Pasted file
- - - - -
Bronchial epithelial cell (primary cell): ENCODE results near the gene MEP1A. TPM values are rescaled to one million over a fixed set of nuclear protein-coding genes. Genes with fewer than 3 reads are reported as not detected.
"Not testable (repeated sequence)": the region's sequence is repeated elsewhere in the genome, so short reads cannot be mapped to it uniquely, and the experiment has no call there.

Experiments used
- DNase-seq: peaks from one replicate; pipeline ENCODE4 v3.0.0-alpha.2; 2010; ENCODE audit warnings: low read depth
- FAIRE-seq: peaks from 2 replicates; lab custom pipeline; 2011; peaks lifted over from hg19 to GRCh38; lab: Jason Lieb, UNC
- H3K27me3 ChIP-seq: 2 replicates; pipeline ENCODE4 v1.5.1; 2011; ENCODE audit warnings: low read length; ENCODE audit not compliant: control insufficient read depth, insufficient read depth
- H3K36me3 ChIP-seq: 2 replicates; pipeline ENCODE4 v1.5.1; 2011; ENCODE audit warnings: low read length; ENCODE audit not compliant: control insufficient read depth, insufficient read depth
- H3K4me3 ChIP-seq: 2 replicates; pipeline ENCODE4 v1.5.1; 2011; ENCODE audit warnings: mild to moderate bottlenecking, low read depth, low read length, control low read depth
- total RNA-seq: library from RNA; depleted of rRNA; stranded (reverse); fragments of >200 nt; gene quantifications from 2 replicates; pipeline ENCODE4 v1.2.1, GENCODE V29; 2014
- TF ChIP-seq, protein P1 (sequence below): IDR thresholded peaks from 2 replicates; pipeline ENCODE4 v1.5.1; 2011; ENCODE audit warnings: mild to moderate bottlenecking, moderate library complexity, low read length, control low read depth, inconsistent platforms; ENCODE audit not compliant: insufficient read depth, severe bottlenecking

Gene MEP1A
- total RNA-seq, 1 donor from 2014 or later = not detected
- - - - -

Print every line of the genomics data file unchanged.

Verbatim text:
Bronchial epithelial cell (primary cell): ENCODE results near the gene MEP1A. TPM values are rescaled to one million over a fixed set of nuclear protein-coding genes. Genes with fewer than 3 reads are reported as not detected.
"Not testable (repeated sequence)": the region's sequence is repeated elsewhere in the genome, so short reads cannot be mapped to it uniquely, and the experiment has no call there.

Experiments used
- DNase-seq: peaks from one replicate; pipeline ENCODE4 v3.0.0-alpha.2; 2010; ENCODE audit warnings: low read depth
- FAIRE-seq: peaks from 2 replicates; lab custom pipeline; 2011; peaks lifted over from hg19 to GRCh38; lab: Jason Lieb, UNC
- H3K27me3 ChIP-seq: 2 replicates; pipeline ENCODE4 v1.5.1; 2011; ENCODE audit warnings: low read length; ENCODE audit not compliant: control insufficient read depth, insufficient read depth
- H3K36me3 ChIP-seq: 2 replicates; pipeline ENCODE4 v1.5.1; 2011; ENCODE audit warnings: low read length; ENCODE audit not compliant: control insufficient read depth, insufficient read depth
- H3K4me3 ChIP-seq: 2 replicates; pipeline ENCODE4 v1.5.1; 2011; ENCODE audit warnings: mild to moderate bottlenecking, low read depth, low read length, control low read depth
- total RNA-seq: library from RNA; depleted of rRNA; stranded (reverse); fragments of >200 nt; gene quantifications from 2 replicates; pipeline ENCODE4 v1.2.1, GENCODE V29; 2014
- TF ChIP-seq, protein P1 (sequence below): IDR thresholded peaks from 2 replicates; pipeline ENCODE4 v1.5.1; 2011; ENCODE audit warnings: mild to moderate bottlenecking, moderate library complexity, low read length, control low read depth, inconsistent platforms; ENCODE audit not compliant: insufficient read depth, severe bottlenecking

Gene MEP1A
- total RNA-seq, 1 donor from 2014 or later = not detected